After a couple of days of helping the survivors of the quake, Pangloss and Candide have dinner with some survivors. While the survivors cry on their bread, Pangloss reassures them that the earthquake happened for the best. A familiar of the Spanish Inquisition hears Pangloss and asks him if he believes in original sin. Pangloss waffles. The familiar supposes Pangloss does not believe in original sin. The familiar then signals one of his armed attendants.

Topic Tracking: Flawed Logic 5
Topic Tracking: Optimism 4 

Chapter 6

"How a Splendid Auto-da-Fé Was Held to Prevent Earthquakes, and How Candide Was Flogged"

The leaders of Lisbon, whom the narrator ironically calls "wise", decide that the best way to prevent another earthquake is to hold an auto-da-fé to punish a small group of heretics they managed to round up.

"It was decided by the university of Coimbre that the sight of several persons being slowly burned in great ceremony is an infallible secret for preventing earthquakes." Chapter 6, pg. 24

The chosen victims of this "splendid" ceremony were a Biscayan who allegedly married his godmother, two Jews who gave themselves away when they refused to eat pork, Pangloss, and Candide. Candide's only crime was that of listening to Pangloss when Pangloss was philosophizing.

For a week, Pangloss and Candide are held in separate prison cells, which the narrator calls "extremely cool apartments". They are then dressed in the traditional garb for heretics punished in an auto-da-fé, san benitos, and paper miters. Candide's san benitos has upside down flames and devils missing claws and tails, while Pangloss's has flames rightside up and devils with claws and tails. This seems to have symbolic reference to the severity of punishment, for Candide is only to be severely beaten, while Pangloss is hanged. The group of heretics is marched through the ceremony during a "pathetic" sermon. The narrator notes the "lovely" music that accompanies the flogging Candide receives. With the exception of Pangloss, the three other heretics are burned at the stake. Candide watches while Pangloss is hanged. Another earthquake strikes Lisbon on the same day.

Completely dejected and covered with blood, but absolved of his crimes by the Inquisition, Candide thinks how horrible this best of all possible worlds really is. But, instead of bemoaning the actual loss of Pangloss, Jacques and Cunégonde, Candide mulls over specific details of the misfortunes that meet his friends: why was Pangloss hung, why did Jacques have to drown just before reaching Lisbon and why did Cunégonde need to be disemboweled?

"If this is the best of all possible worlds, what are the others?" Chapter 6, pg. 25

As Candide is fretting, an old woman tells him to have courage and asks him to follow her.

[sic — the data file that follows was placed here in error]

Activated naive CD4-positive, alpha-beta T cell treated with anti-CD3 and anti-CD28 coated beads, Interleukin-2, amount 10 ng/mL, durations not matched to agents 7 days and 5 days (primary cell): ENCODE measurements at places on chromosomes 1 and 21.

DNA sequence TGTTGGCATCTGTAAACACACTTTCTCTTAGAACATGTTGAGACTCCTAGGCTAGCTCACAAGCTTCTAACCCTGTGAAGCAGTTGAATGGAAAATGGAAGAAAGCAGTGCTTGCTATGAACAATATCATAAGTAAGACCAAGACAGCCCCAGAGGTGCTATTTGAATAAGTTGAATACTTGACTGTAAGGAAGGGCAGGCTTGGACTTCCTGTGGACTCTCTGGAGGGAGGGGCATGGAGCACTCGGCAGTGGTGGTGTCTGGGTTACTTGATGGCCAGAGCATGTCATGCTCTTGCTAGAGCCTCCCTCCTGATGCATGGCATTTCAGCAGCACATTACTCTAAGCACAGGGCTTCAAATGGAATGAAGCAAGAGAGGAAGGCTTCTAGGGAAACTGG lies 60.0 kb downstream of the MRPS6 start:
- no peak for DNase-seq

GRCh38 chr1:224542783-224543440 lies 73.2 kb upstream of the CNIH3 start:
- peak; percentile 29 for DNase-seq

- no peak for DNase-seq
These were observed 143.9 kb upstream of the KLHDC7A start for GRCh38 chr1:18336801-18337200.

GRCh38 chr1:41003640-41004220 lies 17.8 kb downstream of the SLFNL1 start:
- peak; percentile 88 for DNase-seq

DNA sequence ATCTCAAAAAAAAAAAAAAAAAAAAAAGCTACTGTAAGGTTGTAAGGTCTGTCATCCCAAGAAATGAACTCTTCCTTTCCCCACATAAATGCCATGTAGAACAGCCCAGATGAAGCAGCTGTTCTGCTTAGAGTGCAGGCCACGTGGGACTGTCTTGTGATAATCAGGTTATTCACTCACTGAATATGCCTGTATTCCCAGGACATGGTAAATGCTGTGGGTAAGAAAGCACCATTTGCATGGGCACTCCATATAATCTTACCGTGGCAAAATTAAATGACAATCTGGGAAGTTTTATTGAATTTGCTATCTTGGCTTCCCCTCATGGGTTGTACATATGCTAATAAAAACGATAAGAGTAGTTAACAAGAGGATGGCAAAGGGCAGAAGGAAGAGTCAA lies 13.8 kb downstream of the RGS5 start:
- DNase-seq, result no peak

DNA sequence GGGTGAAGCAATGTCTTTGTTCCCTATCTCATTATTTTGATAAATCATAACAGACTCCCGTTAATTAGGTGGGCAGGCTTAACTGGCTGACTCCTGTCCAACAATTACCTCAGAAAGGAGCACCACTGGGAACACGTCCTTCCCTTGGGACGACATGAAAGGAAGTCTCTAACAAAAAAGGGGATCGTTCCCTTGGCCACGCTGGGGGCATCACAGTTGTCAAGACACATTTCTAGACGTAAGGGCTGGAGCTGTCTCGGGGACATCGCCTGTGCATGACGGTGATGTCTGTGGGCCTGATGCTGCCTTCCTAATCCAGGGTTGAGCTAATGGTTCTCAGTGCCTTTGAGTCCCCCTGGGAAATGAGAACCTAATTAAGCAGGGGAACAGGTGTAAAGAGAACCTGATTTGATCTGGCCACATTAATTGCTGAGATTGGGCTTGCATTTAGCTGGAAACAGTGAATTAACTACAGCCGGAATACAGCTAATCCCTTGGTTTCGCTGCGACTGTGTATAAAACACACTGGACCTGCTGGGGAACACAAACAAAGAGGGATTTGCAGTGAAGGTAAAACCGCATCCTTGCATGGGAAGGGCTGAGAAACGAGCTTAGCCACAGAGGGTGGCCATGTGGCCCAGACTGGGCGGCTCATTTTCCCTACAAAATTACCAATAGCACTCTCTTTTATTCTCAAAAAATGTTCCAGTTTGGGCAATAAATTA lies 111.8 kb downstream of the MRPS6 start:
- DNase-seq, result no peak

Topic Tracking: Flawed Logic 6
Topic Tracking: Optimism 5
Topic Tracking: Hypocrisy 3

Chapter 7

"How an Old Woman Took Care of Candide and How He Regained That Which he Loved"

Candide follows the old woman to a shack. He stays there alone for a few days. The old woman returns periodically to feed him and rub ointment on his wounds. One night she takes Candide to a house in the country. She leaves him sitting on a sofa in a room. Candide theorizes to himself that life is a series of dreams, and that he is having a good dream right now.

The old woman returns with a magnificent lady hidden behind a veil, and she orders Candide to remove the veil. At first Candide thinks she looks like Cunégonde. And it is Cunégonde. Candide and Cunégonde faint. The old woman revives them, and leaves them to be alone. Candide concludes that Cunégonde was not really raped and disemboweled, as Pangloss had reported. Cunégonde, not at all trifled by this graphic reminder, confirms Pangloss's story, but she adds that death does not necessarily follow rape and disembowelment.

Candide is baffled. Cunégonde wants to know what happened to Candide since he kissed her. Her bluntness is comical when she reminds him that the Baron Thunder-ten-tronckh kicked him several times in the buttocks. Candide gathers his strength and tells her everything. Cunégonde cries when she hears what happened to Pangloss and Jacques the Anabaptist. Then she tells her story. Candide listens attentively and stares at her with lust.

Chapter 8

"Cunégonde's Story"

Cunégonde says that heaven sent the Bulgarians to her castle while she was asleep. She tells Candide how her mother was sliced to pieces and her father and brother killed by a Bulgarian soldier who was six feet tall-a seemingly trifling detail considering the brutality of the whole affair. The horror of witnessing the murders makes Cunégonde faint. The Bulgarian soldier confuses this as a sexual cue, and he rapes Cunégonde. This helps to revive her. She struggles and the soldier stabs her in her abdomen. With no tact, Candide interrupts her story, stating he hopes to see her scar. She assures him he will.

She resumes her story. When a Bulgarian captain walks in, the soldier just continues raping Cunégonde. The captain is outraged that the soldier fails to salute his captain, so he kills the soldier while Cunégonde lies beneath him.

Topic Tracking: War 4

The captain takes Cunégonde to his quarters. She performs menial duties for him. He thinks she is pretty. Cunégonde remarks that the captain was handsome and had nice skin, but he was not smart because Pangloss had not tutored him. These details seem petty, considering the ordeal she had just undergone. When the captain runs out of money he sells Cunégonde to a Jew named Don Issachar, a merchant and a great admirer of the ladies.